fluences."

The court found that if the Commission had not acted

pur

suant

to the stautory criteria and had issued the complaint" solely

because of outside pressure" that the Commission had violated the Fedral

Trade Commission Act.

43/ 714 F.2d 163 (D.C. Cir. 1983)

44/ Id., at 170.

45/ 596 F.2d 1381 (9th Cir. 1979).

46/ The Third circuit held in SEC v. Wheeling-Pittsburg Corp.

that

it would not enforce an administrative subpoena in an investigation

undertaken because of congressional influence.

The Court made this

observation:

The duty of the SEC, therefore, is not to
ignore information given to it by congressman,
but to "give congressional comments only as
much deference as they deserve on the merits."
An administrative agency that undertakes an
extensive investigation at the insistence of
a powerful United States Senator "with no
reasonable expectation" of proving a viola-
tion and then seeks federal court enforcement
of its subpoena could be found to be using
the judiciary for illicit purposes. We need
not lend the processes of the federal courts
to aid such behavior. 47/

Wheeling-Pittsburg involved extensive communications between a Senate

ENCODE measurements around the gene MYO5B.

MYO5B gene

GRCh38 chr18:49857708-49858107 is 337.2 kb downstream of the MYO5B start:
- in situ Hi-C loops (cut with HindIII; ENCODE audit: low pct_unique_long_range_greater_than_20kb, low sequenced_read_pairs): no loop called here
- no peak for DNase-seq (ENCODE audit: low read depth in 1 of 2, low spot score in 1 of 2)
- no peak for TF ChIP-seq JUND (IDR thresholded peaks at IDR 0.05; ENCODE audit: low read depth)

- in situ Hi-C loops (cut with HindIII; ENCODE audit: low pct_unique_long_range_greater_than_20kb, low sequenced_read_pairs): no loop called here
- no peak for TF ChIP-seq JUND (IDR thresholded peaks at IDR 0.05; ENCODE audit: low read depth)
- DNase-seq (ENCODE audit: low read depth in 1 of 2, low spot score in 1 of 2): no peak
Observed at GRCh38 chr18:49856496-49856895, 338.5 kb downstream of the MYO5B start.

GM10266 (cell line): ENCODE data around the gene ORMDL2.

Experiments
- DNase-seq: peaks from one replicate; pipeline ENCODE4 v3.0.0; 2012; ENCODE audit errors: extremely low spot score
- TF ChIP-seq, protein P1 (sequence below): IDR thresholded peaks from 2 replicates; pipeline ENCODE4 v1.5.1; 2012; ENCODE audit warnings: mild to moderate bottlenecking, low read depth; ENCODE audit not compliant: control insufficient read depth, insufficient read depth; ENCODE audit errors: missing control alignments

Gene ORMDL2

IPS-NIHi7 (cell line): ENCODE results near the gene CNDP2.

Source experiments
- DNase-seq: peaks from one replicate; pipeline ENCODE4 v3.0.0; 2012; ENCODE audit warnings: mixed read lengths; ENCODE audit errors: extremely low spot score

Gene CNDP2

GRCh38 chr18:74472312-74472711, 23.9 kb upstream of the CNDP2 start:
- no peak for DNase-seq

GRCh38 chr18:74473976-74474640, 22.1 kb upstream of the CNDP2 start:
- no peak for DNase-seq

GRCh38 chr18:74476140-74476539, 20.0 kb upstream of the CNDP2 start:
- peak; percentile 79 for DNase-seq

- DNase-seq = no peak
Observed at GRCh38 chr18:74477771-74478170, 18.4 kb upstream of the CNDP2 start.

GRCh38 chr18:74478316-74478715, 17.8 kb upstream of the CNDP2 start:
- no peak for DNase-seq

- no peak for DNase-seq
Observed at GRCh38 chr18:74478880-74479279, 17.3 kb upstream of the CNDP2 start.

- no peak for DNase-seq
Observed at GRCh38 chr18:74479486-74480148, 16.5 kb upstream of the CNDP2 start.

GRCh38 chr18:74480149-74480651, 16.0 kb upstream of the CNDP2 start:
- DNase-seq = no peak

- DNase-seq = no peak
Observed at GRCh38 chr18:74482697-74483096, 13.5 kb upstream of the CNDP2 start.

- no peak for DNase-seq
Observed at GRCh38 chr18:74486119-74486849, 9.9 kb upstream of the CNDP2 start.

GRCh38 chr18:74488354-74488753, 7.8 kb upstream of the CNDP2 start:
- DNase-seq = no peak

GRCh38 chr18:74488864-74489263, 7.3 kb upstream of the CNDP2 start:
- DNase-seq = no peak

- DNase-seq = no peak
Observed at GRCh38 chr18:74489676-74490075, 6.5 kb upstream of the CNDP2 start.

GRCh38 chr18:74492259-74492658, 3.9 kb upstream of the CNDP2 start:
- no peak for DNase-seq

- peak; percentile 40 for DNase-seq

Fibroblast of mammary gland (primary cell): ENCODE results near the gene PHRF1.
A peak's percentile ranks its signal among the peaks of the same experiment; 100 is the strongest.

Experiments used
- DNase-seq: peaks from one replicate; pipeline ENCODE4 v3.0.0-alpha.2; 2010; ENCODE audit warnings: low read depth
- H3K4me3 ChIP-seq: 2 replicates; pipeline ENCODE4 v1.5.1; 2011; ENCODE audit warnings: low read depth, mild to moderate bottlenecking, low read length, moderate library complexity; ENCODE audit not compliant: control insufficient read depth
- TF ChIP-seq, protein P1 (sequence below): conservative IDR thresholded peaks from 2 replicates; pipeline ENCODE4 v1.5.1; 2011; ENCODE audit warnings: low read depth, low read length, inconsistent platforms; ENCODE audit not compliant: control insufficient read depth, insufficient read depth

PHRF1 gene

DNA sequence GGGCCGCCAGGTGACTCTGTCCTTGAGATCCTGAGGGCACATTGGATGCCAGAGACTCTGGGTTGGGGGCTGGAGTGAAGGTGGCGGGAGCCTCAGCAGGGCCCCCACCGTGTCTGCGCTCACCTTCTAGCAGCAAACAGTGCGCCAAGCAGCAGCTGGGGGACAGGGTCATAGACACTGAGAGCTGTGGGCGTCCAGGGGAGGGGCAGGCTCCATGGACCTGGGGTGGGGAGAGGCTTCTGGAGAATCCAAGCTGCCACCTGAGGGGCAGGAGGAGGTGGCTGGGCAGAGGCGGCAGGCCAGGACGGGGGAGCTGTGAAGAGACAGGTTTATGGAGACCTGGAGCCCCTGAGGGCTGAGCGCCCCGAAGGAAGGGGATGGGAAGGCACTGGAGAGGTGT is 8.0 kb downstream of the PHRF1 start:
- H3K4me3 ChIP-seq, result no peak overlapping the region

office and the Commission staff over the course of several months.

However, not every Congressional investigation which may improperly

influence and agency proceeding is prejudicial. For example, in American

48/ Public Gas Association v. Federal Power Commission, the court reviewd

allegations of congressional influence in connection with an FPC rate

proceeding as the consequence of questioning before an oversight sub

committee of the House Interstate and Foreign Commrce Committee.

There

the FPC had already concluded one proceeding, which was the subject of

Congressional questioning concerning the legal rationale.

The allega

tion of congressional influence involved a subsequent modification of

the order of the first proceeding. The court concluded that the parties

to the second proceeding had waived their opportunity to object to con

46/ 648 F.2d 118 (3d Cir. 1981).

471 Id., at 126.

48/ 567 F.2d 1016 (D.C. Cir. 1977). .

gressional influence by failing to object prior to the rehearing by the.

Commission.

In a similar vein, the decision in Gulf Oil corp. v. Federal Power

49/ Commission held that questioning as to the choice of administrative

alternatives by Subcommittees of the House Commerce Committee was not

undue influence.

49/ 563 F.2d 588 (3d Cir. 1977), cert. denied., 435 U.S. 911 (1978).